Processor speed, memory storage, and many other aspects of computer efficiency have increased at roughly exponential speeds (Roser & Ritchie 2019). ↩︎
See the section A2 in the Appendix for a discussion of how the value of information relates to reversibility. See Askell (2017) for an explanation of how to estimate the value of information. ↩︎
Of course, one could define interventions maintained by humans as being persistent over time, but that type of pseudo-persistence is conditional on the continued upkeep and outlay of resources. The reason for restricting the definition of persistence is that independently persistent interventions have features that “maintained” interventions do not: they are likely to be more cost effective and less reversible. ↩︎
Although persistence can also be due to transient effects (Hastings et al. 2018), as an action that changes the state of a system can have effects that are long lasting even if the system moves (very) slowly back to the initial state through a transient state. Here, transient refers to the technical definition from Complexity Theory (Hastings et al. 2018). ↩︎
This is similar to how the resilience of states with regards to ecological systems is defined in Beisner et al. (2003), although they consider resilience to be a property of a system that can change over time, such that a system can be resilient currently but predictably non-resilient in the future. In this report, I take persistence to mean the expected (i.e. predicted) duration spent in a certain state, thus aggregating over all time slices. ↩︎
This assumes that the termination probability is constant over time, or that the strength/intensity of the effect of each intervention will exponentially decay. Other shapes of the survival function might apply, but without specific information about the shape of the distribution, we should opt for the maximum entropy distribution (the one with the fewest assumptions: Rakocevic et al. 2013, p. 159). In cases with non-negative values, such a distribution is described by an exponential decay function. ↩︎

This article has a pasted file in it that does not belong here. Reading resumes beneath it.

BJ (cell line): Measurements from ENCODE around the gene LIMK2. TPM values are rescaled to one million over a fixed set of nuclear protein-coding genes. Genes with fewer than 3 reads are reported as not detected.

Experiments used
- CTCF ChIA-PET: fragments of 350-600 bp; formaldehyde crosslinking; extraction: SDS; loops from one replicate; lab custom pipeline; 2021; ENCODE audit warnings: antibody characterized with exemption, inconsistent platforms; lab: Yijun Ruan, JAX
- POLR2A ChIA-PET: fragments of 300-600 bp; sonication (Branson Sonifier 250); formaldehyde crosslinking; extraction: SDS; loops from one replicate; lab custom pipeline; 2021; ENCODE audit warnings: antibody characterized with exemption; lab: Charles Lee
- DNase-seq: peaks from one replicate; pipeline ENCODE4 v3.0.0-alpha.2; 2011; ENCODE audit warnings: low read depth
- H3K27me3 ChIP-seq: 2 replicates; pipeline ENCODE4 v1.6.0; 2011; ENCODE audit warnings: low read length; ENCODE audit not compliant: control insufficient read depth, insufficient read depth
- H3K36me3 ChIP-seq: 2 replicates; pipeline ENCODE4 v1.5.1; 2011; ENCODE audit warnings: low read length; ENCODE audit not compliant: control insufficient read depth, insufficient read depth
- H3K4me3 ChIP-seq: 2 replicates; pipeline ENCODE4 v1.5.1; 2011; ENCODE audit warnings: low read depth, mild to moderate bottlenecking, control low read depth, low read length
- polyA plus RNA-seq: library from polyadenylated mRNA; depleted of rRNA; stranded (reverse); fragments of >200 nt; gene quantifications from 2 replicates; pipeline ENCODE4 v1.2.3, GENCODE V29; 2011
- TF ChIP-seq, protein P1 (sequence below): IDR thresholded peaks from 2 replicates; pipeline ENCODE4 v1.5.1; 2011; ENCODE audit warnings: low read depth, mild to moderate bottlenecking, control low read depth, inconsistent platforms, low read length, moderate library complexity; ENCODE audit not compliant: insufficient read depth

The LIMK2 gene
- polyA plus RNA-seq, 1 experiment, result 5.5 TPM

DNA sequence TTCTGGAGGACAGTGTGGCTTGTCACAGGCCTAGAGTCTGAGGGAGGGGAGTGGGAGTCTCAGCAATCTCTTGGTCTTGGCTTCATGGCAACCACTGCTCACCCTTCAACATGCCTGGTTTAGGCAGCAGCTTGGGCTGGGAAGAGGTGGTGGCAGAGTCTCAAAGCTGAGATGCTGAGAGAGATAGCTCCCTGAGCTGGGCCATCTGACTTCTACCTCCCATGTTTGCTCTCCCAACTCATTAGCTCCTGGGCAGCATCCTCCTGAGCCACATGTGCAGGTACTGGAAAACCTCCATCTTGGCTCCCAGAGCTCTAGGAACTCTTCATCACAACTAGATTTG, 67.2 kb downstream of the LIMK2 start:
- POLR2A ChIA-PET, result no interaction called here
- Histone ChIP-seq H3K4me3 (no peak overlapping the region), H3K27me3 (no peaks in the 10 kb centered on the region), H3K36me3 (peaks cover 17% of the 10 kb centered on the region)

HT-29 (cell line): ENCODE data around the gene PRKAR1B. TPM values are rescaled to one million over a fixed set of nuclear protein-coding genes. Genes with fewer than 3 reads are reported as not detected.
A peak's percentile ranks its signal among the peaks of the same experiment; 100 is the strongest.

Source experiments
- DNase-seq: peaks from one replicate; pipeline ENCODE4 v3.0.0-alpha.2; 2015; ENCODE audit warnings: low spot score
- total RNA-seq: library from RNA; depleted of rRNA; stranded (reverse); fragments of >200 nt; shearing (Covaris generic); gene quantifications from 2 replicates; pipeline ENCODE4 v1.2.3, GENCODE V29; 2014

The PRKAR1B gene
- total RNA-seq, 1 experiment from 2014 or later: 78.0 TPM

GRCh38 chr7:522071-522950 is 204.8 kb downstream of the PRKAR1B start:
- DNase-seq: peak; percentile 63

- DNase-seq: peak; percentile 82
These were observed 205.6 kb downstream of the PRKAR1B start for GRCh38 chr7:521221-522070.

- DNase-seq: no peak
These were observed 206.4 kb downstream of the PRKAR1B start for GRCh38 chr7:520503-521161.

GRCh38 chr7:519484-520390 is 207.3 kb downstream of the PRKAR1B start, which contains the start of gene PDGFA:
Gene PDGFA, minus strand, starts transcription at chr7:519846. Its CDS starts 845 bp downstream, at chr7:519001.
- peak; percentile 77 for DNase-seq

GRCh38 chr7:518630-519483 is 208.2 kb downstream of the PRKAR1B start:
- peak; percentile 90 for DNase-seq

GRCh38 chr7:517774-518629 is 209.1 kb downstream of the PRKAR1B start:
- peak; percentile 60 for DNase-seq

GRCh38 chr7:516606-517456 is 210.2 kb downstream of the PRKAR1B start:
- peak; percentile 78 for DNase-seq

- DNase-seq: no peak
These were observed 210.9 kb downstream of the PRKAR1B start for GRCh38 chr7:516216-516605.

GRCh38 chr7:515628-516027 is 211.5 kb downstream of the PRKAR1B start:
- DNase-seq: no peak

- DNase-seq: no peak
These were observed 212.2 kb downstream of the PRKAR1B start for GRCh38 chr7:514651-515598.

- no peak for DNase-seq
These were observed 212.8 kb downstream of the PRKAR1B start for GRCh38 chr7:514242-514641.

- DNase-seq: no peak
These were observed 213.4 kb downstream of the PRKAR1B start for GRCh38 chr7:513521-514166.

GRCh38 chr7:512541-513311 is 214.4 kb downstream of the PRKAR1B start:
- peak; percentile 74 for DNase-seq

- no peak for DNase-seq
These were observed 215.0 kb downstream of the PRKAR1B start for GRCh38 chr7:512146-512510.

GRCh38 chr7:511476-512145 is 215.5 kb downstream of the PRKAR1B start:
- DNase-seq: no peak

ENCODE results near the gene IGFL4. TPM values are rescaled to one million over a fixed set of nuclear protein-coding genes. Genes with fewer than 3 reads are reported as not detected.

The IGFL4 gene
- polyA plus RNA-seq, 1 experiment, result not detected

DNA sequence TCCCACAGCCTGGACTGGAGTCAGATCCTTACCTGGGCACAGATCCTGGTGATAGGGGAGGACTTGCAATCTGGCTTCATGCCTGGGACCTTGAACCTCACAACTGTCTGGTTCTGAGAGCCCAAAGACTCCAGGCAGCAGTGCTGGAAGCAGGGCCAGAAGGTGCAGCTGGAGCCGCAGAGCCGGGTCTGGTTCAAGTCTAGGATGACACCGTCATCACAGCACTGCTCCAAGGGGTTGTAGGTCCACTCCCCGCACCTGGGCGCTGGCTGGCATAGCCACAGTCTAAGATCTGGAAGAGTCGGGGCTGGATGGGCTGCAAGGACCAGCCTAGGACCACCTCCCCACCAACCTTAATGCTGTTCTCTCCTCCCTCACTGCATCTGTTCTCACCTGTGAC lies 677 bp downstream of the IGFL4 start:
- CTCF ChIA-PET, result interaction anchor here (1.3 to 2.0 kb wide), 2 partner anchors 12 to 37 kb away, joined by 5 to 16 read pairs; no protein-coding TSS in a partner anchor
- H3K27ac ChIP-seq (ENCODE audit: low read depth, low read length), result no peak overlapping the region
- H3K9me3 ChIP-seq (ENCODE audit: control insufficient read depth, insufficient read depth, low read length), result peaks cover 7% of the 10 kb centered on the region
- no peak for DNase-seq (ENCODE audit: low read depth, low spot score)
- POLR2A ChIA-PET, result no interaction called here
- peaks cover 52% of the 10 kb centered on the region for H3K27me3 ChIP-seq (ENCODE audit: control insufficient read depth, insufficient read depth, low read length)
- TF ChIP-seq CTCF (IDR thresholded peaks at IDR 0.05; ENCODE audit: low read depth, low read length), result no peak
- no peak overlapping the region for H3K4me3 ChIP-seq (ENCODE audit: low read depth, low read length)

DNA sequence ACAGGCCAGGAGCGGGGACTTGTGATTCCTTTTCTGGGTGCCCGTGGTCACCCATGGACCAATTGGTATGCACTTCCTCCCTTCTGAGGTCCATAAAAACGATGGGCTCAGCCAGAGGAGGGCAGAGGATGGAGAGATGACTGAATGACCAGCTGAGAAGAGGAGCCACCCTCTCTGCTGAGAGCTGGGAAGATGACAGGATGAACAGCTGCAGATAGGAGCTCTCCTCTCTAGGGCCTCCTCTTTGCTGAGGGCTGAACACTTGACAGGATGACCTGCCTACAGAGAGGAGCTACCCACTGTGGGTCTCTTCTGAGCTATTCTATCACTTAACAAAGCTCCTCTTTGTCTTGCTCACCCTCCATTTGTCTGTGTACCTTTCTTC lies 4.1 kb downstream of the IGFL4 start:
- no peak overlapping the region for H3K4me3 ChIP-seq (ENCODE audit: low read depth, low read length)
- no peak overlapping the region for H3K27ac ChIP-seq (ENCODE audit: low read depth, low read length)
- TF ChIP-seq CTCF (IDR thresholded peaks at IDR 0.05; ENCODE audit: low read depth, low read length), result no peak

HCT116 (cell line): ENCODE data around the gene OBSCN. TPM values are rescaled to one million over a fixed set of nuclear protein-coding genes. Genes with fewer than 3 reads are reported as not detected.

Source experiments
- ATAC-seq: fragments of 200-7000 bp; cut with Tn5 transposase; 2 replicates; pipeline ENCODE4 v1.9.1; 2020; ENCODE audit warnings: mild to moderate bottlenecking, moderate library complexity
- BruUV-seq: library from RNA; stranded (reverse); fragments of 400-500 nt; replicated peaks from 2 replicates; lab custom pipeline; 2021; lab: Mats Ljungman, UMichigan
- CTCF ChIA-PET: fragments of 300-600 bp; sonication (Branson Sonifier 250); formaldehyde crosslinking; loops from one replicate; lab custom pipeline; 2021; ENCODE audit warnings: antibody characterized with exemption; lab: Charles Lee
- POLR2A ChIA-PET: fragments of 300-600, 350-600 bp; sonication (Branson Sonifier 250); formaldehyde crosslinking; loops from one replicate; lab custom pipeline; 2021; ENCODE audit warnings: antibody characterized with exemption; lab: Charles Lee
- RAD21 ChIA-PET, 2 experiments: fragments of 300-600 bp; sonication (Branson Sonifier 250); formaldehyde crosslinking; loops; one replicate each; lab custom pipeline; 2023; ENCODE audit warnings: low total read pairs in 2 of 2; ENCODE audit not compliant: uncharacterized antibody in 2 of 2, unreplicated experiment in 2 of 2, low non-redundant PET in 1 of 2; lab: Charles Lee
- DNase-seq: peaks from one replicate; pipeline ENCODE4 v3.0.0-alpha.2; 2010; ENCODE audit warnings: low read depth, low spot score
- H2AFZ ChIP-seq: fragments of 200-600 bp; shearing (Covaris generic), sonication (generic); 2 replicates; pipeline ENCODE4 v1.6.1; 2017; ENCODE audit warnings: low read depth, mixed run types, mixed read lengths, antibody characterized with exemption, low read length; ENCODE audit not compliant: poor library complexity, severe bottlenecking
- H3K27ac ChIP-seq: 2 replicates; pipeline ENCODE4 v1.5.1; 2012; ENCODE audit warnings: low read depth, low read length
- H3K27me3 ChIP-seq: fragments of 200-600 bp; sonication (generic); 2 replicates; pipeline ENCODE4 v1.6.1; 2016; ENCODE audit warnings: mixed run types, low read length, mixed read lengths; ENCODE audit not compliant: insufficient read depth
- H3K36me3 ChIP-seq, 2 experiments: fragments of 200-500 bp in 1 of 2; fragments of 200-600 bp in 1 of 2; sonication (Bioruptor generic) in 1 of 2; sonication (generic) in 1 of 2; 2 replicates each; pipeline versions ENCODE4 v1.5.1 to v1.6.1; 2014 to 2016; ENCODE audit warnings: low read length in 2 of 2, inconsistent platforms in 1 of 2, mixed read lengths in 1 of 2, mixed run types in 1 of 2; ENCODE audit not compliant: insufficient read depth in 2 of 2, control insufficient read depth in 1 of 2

Although if they are persistent because future humans approve of the intervention, we should not take credit for the full effect, since the counterfactual might have been that the intervention would have been implemented anyway. ↩︎
However, it is possible that such persistent interventions are more costly on average, at least in terms of research, than less persistent interventions. Intuitively it seems like making persistent changes to ecosystems is harder than making short-lasting changes, since evolutionary pressures and population dynamics often act as negative feedback loops to any fitness-decreasing changes. Furthermore, research into overcoming such negative feedback loops might be costly. These costs are probably not large enough to outweigh the added benefit of higher persistence. ↩︎
Assuming that there is some cost to restricting the space of possible interventions to reversible ones. ↩︎
For summaries of different estimates, see Todd (2017) and Lindmark (2018). ↩︎
For a similar discussion, see What is the likelihood of interventions being accepted and adopted? in Eskander (2018a). ↩︎
These selfish genetic elements copy themselves into the genomes of host organisms, with the capability of spreading among individuals within species, and even among species. The most common forms of naturally occurring gene drives are transposable elements, where multiple copies exist in the genome of most species (Burt & Trivers 2009, p. 228). ↩︎
An even newer and more precise gene editing technology, called prime editing, was recently described (Anzalone et al. 2019), which could replace CRISPR/Cas9 as the method of choice for gene drives. ↩︎
A gene is fixed within a population when all individuals share that particular gene variant. ↩︎